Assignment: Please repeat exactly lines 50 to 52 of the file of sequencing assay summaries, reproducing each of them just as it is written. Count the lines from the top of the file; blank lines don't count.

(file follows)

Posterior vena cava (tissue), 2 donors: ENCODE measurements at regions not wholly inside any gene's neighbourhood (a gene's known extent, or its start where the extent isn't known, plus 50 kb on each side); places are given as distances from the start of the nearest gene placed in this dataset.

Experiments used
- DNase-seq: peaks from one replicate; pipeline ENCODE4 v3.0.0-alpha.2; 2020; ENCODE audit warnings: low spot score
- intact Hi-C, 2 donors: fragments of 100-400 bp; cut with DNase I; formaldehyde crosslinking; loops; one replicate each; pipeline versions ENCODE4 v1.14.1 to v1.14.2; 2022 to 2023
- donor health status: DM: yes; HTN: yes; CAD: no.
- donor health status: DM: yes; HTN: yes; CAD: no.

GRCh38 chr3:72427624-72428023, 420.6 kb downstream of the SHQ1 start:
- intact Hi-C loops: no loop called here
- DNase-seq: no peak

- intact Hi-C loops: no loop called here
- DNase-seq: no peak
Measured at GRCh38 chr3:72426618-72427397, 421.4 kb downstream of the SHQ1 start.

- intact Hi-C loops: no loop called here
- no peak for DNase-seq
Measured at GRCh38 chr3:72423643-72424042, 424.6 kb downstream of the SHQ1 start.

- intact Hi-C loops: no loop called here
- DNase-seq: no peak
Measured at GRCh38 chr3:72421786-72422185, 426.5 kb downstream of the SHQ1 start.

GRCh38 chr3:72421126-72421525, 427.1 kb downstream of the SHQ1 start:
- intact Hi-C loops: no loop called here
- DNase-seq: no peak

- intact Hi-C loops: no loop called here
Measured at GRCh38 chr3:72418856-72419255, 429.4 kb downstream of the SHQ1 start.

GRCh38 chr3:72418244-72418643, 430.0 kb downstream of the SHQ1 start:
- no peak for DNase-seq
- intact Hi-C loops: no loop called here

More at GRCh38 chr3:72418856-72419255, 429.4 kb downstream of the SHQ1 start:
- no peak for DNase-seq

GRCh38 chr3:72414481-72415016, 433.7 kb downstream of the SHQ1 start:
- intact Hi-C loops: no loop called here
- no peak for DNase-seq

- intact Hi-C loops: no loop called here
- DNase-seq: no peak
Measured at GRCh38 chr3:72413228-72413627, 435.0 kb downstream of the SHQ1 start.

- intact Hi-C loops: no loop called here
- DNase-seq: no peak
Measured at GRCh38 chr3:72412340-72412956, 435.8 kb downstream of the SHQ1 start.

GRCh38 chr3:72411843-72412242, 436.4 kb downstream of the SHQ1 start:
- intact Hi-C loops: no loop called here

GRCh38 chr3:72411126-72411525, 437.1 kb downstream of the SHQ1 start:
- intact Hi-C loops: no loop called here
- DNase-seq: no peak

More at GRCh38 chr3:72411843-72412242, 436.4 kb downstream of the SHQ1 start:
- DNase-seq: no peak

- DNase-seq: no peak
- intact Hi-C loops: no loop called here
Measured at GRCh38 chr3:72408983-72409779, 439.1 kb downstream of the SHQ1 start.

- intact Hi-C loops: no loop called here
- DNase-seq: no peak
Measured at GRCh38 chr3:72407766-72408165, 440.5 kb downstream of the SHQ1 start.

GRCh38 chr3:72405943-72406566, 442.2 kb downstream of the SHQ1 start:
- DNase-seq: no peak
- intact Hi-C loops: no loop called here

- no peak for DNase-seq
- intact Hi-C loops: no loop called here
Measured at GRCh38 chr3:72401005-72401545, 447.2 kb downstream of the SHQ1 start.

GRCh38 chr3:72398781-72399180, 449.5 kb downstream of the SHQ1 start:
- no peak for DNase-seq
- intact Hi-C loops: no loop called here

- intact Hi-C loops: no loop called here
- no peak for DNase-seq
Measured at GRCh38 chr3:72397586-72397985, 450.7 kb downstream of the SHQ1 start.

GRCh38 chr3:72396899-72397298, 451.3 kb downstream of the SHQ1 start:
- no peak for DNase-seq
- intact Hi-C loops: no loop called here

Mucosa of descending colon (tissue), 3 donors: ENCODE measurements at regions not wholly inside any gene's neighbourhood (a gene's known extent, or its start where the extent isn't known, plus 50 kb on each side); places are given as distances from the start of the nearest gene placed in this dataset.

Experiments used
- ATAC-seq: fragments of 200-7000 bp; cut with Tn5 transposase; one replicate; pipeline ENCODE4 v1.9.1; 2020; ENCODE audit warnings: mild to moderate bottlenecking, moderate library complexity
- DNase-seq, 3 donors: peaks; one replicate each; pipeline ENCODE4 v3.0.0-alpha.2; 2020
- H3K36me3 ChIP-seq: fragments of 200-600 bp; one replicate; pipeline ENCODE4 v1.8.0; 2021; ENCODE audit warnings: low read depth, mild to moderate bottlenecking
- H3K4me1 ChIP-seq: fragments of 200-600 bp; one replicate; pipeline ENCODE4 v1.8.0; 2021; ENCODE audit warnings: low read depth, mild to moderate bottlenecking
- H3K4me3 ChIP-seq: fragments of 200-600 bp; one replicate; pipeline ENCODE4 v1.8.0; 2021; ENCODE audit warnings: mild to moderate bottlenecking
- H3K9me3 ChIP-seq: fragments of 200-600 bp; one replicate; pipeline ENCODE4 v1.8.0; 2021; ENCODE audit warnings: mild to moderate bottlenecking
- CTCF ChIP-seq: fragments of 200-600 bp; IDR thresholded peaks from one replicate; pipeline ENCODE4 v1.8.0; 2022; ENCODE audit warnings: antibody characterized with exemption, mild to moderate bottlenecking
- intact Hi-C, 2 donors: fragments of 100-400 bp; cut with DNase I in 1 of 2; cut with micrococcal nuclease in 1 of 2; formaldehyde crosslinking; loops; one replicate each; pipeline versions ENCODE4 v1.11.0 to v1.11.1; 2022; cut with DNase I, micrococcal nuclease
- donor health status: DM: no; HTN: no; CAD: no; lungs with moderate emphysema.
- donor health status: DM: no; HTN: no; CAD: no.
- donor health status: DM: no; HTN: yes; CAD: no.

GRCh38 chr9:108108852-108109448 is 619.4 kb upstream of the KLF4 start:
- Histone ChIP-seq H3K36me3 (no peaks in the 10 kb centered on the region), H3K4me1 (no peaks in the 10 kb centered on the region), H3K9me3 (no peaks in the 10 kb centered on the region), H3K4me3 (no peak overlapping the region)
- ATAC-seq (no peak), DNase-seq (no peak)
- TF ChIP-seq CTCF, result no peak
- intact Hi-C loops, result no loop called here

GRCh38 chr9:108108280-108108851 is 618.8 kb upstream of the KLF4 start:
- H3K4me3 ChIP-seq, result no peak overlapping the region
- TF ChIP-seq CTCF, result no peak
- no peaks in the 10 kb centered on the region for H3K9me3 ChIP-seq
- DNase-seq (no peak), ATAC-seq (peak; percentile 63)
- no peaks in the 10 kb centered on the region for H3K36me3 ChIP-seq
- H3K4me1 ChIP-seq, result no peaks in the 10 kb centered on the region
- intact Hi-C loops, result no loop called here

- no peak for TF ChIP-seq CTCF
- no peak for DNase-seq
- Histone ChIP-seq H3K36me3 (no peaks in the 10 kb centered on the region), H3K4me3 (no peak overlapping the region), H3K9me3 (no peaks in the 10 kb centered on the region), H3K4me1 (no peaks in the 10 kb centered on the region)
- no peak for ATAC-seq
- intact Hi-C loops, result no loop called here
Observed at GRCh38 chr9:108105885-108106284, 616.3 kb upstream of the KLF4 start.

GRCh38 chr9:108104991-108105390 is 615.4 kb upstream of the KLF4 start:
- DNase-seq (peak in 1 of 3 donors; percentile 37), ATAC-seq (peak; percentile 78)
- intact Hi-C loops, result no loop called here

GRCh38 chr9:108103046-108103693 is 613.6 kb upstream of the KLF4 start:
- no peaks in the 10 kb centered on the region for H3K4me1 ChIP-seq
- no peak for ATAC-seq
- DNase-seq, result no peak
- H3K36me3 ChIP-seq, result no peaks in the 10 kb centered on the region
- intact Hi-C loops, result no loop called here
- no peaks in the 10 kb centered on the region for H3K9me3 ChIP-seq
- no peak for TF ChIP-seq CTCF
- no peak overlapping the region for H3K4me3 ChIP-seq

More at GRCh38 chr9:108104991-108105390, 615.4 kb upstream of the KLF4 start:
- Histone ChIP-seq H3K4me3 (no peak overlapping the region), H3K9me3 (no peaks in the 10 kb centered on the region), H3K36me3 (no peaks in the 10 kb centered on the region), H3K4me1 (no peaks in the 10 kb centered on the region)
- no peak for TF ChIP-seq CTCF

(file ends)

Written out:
Measured at GRCh38 chr3:72407766-72408165, 440.5 kb downstream of the SHQ1 start.

GRCh38 chr3:72405943-72406566, 442.2 kb downstream of the SHQ1 start:
- DNase-seq: no peak